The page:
Elysium Theatre Company’s production adheres to the period of the piece, whilst engaging in the timeless battle between servant and master, man and woman.
All tagged Theatre Review
All I See Is You follows Bobby and Ralph as they navigate the illegal underbelly of Canal Street in the 1960s. At its core, this production grapples with injustice, adjustment and, ultimately, acceptance.
This sparkling showcase features big names from Ru Paul’s Drag Race alongside a skeleton cast of fledgling Queens. Together, they celebrate tongue-in-cheek amateur dramatics for a screaming crowd of superfans.
Jets, Sharks; Americans, Puerto Ricans; Men, Women: this is a land of opposites brought together in dissonance. Is it possible to bring a ‘love at first sight’ story into the Tinder-dominated age in which we now live?
Partners George Mann and Nir Paldi bring us No Kids; a presentation of their internal battles with potential parenthood. What is the price of “normality”? Children are bad for the environment, finances, careers, social lives, relationships, mental health and freedom... but Nir still wants a family.
Gossiping at the hairdressers; swapping endless stories; spilling emotional truths - these are just a few of the gendered stereotypes that the all male cast burst through.
It’s 2080 and the world is still no place for two women on their own. Mother Courage and Her Children is a story of unrelenting action, omnipresent political undertones, and a woman who adapts to survive - whatever the cost.
Mighty Heart’s last hurrah pays tribute to a troubled past, swims in happy memories, sharply comments on today’s society and speaks to future generations with hope and guidance. That’s no mean feat for two women in just an hour on stage.
Maids playing masters, maids playing murderers; men playing maids. This production of Jean Genet’s The Maids at once addresses gender roles head-on and never mentions gender at all.
The latest explosive collaboration from Unlimited theatre and, feminist favourites, RashDash, brings us into the realm of artistic sci-fi. A montage of two-person sketches explores the human relationship with the machine from a scattergun of different angles. Ultimately, Future Bodies becomes a question of the human relationship with our own corporeal being.
OthelloMacbeth brings together two of Shakespeare’s great tragedies. Promising to bring ‘the voices of some of Shakespeare’s most iconic female characters [...] to the fore’, this combination of plays reeks of ambition.
The eponymous Queen is interestingly mute for the first few scenes of this feminist re-framing of history. We are firmly grounded in the patriarchal realm of Renaissance drama (indeed, all drama), ready to be sprung into a new orbit.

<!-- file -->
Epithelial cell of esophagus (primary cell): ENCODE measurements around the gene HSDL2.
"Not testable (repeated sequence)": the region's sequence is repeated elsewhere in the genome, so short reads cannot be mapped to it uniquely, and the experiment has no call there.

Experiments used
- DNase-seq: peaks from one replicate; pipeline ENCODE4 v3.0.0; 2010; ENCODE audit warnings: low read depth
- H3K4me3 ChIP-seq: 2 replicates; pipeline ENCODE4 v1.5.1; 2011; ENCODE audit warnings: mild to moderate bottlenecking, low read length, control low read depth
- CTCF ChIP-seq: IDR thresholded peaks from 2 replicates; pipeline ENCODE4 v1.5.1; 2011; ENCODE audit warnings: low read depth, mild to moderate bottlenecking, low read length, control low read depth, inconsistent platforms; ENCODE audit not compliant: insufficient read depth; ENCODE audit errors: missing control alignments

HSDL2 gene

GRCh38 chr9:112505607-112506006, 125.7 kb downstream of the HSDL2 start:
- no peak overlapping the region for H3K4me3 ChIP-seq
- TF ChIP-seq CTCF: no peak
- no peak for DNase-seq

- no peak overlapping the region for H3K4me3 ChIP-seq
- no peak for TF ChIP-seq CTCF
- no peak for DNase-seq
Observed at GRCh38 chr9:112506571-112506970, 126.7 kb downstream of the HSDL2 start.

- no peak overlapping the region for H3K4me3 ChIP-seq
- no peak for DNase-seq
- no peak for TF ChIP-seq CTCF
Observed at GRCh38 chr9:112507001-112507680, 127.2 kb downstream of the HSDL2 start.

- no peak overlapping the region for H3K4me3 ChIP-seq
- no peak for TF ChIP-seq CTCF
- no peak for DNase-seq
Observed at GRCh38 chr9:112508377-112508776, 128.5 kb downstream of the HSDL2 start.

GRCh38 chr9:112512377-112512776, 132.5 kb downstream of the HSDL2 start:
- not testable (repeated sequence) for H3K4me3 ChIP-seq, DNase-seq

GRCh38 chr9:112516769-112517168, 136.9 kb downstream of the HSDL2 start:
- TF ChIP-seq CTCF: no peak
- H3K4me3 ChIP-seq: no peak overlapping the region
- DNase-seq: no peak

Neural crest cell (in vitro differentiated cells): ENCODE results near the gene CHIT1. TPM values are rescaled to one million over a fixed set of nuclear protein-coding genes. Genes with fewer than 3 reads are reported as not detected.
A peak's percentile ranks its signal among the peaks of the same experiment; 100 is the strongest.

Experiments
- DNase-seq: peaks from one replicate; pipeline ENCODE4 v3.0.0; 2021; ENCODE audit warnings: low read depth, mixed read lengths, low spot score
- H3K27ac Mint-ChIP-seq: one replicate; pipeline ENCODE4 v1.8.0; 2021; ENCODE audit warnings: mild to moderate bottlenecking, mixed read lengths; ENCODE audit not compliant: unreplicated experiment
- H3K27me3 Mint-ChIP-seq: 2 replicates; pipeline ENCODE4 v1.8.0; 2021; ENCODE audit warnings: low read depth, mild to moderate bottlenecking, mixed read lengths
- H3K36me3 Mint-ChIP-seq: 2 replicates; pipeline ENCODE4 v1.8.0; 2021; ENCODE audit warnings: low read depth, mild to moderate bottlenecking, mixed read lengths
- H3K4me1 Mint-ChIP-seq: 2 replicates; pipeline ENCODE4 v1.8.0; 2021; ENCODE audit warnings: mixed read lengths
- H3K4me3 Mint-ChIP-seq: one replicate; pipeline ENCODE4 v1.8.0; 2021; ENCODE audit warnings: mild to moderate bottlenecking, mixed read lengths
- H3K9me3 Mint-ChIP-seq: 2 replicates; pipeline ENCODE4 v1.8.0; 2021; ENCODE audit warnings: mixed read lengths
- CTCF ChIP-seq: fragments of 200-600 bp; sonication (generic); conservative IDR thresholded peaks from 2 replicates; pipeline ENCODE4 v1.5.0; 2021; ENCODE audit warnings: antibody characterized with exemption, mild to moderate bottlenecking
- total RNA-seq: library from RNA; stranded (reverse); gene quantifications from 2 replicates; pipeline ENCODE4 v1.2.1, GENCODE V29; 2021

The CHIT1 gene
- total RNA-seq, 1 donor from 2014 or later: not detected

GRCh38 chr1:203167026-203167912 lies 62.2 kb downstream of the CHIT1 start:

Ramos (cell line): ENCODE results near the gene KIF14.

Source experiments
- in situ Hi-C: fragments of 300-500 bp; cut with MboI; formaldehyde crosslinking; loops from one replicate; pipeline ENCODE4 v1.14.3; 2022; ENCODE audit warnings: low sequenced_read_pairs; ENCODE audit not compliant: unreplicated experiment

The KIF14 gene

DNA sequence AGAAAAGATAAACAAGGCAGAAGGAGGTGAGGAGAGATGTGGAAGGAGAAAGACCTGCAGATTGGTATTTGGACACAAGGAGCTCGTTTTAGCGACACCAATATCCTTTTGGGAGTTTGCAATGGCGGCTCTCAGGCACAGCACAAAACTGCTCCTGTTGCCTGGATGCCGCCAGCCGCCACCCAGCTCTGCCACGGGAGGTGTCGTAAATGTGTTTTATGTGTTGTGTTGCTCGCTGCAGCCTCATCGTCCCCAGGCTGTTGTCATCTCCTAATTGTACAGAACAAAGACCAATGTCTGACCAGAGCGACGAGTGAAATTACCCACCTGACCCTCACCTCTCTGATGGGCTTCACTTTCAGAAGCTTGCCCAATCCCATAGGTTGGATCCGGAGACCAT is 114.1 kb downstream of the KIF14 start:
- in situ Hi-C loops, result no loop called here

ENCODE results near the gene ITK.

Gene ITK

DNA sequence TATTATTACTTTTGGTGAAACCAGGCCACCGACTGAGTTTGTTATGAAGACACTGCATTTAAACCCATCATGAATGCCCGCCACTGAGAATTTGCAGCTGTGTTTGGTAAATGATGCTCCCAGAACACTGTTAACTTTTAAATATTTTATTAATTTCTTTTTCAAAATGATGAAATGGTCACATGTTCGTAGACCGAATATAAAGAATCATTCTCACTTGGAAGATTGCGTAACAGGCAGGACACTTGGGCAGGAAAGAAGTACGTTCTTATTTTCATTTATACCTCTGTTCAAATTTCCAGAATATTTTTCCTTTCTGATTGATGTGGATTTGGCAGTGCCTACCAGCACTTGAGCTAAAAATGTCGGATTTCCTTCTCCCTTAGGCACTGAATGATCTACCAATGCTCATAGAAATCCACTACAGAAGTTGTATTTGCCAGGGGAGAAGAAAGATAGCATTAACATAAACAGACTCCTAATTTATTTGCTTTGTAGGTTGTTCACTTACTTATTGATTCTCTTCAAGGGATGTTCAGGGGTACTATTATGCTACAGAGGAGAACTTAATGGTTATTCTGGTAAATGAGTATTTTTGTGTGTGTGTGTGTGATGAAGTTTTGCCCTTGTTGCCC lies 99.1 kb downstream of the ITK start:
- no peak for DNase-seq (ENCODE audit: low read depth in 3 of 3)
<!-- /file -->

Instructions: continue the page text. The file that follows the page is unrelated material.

The recent series at Manchester’s Royal Exchange theatre has taken on the important role of platforming the unheard. Real women are taking to the stage to sing some home truths and to celebrate the hard-won fight to have a voice.
For Breach theatre company, we live in a world where planning for the future is at odds with the constant threat of lacking a future altogether. We live under the looming threat of terror attacks or even “a tornado, probably with a woman’s name, so no one will take it fucking seriously”.
In a new adaptation by Bryony Lavery, who’s on a mission “to create iconic roles for women […] because the world is full of fantastic female actors”, Brighton Rock enacts the classic Graham Greene novel and aptly fits Week 53’s ‘coming of age’ theme.
Writers Rachel Wagstaff and Duncan Abel return the stage version of The Girl on the Train to the setting of Watford, refreshingly diffusing any sense of glamour and bringing a gritty domesticity to the drama.
“Fuck you and your excellent words.” Questioning how actors and audience ought to interact with the canon, RashDash explode onto the stage to fight for an artist’s right against the dictatorial bonds of the script.
Three men, eleven instruments, one psychedelic puppet show projection. Billed as "The Godfathers of Alternative Cabaret", The Tiger Lillies take to the stage to tell the story of Maria: a Mexican woman who escaped the clutches of the cartels and of the devil himself.
The entrance of a small, ghostly child, before the house lights go down, marks the opening of this latest production of The Cherry Orchard and suggests that this may not be Chekhov as we know.
Minefield marked the opening night of the ¡Viva! Festival! an annual celebration of Spanish and Latino culture, from HOME and Instituto Cervantes. Described as the festival that celebrates coming together in a world of division, this opening production exemplifies the spirit of cultural collaboration and provides a platform for unheard voices.